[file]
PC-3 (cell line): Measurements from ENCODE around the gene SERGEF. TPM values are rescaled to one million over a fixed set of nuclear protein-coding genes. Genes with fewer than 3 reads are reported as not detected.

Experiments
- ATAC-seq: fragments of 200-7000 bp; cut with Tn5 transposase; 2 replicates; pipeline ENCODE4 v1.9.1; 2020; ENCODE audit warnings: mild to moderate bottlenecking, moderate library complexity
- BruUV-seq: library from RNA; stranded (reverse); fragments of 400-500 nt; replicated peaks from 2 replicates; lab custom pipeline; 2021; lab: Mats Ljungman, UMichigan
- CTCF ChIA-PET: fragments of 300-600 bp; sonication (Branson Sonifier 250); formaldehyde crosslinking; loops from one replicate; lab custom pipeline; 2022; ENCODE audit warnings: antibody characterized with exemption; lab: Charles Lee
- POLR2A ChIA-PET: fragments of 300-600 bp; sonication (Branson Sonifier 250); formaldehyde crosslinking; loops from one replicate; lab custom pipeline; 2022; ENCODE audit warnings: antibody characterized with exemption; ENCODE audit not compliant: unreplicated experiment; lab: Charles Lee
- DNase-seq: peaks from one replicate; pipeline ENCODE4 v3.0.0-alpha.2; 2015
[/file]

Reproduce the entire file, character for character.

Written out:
PC-3 (cell line): Measurements from ENCODE around the gene SERGEF. TPM values are rescaled to one million over a fixed set of nuclear protein-coding genes. Genes with fewer than 3 reads are reported as not detected.

Experiments
- ATAC-seq: fragments of 200-7000 bp; cut with Tn5 transposase; 2 replicates; pipeline ENCODE4 v1.9.1; 2020; ENCODE audit warnings: mild to moderate bottlenecking, moderate library complexity
- BruUV-seq: library from RNA; stranded (reverse); fragments of 400-500 nt; replicated peaks from 2 replicates; lab custom pipeline; 2021; lab: Mats Ljungman, UMichigan
- CTCF ChIA-PET: fragments of 300-600 bp; sonication (Branson Sonifier 250); formaldehyde crosslinking; loops from one replicate; lab custom pipeline; 2022; ENCODE audit warnings: antibody characterized with exemption; lab: Charles Lee
- POLR2A ChIA-PET: fragments of 300-600 bp; sonication (Branson Sonifier 250); formaldehyde crosslinking; loops from one replicate; lab custom pipeline; 2022; ENCODE audit warnings: antibody characterized with exemption; ENCODE audit not compliant: unreplicated experiment; lab: Charles Lee
- DNase-seq: peaks from one replicate; pipeline ENCODE4 v3.0.0-alpha.2; 2015